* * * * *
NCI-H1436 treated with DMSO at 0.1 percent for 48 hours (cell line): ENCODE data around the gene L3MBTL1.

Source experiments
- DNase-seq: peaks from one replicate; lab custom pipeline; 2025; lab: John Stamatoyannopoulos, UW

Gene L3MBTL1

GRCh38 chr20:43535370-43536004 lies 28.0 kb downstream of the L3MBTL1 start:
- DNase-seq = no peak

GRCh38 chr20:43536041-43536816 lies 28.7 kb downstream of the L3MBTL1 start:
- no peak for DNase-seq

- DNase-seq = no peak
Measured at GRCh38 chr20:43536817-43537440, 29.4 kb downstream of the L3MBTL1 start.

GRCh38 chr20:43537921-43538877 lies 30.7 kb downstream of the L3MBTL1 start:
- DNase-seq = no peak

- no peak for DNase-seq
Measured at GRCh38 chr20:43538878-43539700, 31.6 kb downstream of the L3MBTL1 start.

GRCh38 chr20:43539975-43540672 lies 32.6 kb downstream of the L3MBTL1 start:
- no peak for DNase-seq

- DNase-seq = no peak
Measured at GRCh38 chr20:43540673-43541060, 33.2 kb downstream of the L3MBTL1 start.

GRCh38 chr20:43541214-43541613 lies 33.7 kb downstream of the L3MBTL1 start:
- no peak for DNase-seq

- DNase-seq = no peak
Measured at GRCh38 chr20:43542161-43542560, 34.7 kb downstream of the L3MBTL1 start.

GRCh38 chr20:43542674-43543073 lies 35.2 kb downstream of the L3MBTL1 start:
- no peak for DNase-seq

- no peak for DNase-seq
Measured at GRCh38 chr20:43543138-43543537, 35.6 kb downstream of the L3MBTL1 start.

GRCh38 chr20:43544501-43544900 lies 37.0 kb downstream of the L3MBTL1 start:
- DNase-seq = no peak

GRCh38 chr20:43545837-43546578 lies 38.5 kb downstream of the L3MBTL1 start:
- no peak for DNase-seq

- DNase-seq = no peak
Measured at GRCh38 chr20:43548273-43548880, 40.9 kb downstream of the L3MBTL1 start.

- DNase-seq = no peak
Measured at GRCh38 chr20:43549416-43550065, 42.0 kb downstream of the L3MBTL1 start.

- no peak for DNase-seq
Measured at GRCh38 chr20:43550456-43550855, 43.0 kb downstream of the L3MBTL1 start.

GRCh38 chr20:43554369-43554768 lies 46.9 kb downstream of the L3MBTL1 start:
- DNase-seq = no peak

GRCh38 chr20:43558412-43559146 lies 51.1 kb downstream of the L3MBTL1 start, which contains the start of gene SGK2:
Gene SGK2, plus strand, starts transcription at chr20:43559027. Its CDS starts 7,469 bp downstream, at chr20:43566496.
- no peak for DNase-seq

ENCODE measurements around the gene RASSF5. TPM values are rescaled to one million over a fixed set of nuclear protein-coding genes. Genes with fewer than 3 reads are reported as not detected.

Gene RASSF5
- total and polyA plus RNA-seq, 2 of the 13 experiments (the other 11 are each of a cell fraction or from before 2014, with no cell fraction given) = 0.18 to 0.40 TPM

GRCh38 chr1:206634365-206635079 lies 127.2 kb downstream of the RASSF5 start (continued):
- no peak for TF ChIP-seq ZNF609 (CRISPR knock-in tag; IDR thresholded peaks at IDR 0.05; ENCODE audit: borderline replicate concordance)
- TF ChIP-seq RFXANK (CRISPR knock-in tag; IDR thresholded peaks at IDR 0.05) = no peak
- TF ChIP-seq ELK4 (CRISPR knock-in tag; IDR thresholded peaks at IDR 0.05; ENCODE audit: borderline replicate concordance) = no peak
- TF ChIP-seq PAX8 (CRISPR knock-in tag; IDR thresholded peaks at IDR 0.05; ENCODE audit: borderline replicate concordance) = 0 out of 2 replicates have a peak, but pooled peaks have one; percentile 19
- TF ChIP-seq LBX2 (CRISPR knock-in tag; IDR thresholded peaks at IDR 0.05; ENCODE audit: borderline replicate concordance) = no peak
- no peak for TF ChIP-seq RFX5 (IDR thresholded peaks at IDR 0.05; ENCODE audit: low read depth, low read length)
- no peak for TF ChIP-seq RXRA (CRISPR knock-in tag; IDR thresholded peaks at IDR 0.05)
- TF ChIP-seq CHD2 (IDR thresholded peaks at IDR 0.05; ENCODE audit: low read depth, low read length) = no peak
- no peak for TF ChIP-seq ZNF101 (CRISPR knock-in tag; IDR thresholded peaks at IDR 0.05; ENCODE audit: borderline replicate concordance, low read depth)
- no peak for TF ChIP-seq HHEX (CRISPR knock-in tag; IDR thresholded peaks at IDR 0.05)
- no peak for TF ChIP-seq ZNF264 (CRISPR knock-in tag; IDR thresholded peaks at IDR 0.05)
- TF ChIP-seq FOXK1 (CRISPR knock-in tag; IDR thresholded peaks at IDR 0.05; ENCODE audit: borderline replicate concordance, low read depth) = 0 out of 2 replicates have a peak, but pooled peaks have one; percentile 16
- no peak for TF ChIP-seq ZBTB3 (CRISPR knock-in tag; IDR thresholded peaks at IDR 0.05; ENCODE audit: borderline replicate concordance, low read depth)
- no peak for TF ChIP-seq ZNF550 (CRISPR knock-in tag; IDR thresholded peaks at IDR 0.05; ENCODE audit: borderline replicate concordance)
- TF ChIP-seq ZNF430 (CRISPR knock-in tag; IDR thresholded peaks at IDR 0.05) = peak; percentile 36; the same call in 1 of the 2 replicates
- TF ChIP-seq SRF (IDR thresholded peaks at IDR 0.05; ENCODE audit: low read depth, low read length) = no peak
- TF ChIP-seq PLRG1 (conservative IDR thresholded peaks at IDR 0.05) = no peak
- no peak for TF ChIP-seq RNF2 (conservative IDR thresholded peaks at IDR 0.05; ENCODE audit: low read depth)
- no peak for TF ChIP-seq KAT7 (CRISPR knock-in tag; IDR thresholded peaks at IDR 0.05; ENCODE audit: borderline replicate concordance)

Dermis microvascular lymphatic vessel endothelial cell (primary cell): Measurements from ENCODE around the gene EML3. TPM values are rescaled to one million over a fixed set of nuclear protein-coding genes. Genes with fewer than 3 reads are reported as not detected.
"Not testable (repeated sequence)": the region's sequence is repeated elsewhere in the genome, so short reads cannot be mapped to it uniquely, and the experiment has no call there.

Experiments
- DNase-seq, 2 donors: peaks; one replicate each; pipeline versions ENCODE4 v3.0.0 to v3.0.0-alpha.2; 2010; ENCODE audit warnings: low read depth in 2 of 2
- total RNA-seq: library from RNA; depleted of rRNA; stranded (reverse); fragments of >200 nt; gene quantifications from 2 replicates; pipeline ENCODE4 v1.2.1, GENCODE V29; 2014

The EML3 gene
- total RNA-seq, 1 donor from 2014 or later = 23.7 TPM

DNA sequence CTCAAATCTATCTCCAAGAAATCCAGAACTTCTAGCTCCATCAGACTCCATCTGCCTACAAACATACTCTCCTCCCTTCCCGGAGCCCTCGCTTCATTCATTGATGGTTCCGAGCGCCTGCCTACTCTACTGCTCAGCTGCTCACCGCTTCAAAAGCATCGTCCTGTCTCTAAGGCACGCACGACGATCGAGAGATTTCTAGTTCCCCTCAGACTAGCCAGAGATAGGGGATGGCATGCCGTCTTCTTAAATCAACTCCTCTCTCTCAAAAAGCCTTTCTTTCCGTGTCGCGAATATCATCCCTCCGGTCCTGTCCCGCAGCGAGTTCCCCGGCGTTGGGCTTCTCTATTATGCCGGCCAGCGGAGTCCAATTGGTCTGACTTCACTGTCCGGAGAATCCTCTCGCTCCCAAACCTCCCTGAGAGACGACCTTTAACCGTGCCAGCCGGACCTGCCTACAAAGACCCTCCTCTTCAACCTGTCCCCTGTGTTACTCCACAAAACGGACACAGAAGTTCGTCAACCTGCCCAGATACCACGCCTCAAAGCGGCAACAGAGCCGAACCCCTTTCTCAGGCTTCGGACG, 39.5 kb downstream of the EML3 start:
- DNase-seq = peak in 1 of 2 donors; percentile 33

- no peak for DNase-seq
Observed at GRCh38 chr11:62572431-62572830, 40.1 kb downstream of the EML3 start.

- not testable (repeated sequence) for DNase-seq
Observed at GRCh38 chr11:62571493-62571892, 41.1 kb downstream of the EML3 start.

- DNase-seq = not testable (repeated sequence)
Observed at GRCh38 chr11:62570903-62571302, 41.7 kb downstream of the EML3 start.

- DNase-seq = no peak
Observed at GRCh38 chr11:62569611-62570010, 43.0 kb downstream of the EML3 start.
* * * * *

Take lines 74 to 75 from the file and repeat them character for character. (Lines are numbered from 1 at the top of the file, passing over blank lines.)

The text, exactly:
- no peak for DNase-seq
Observed at GRCh38 chr11:62572431-62572830, 40.1 kb downstream of the EML3 start.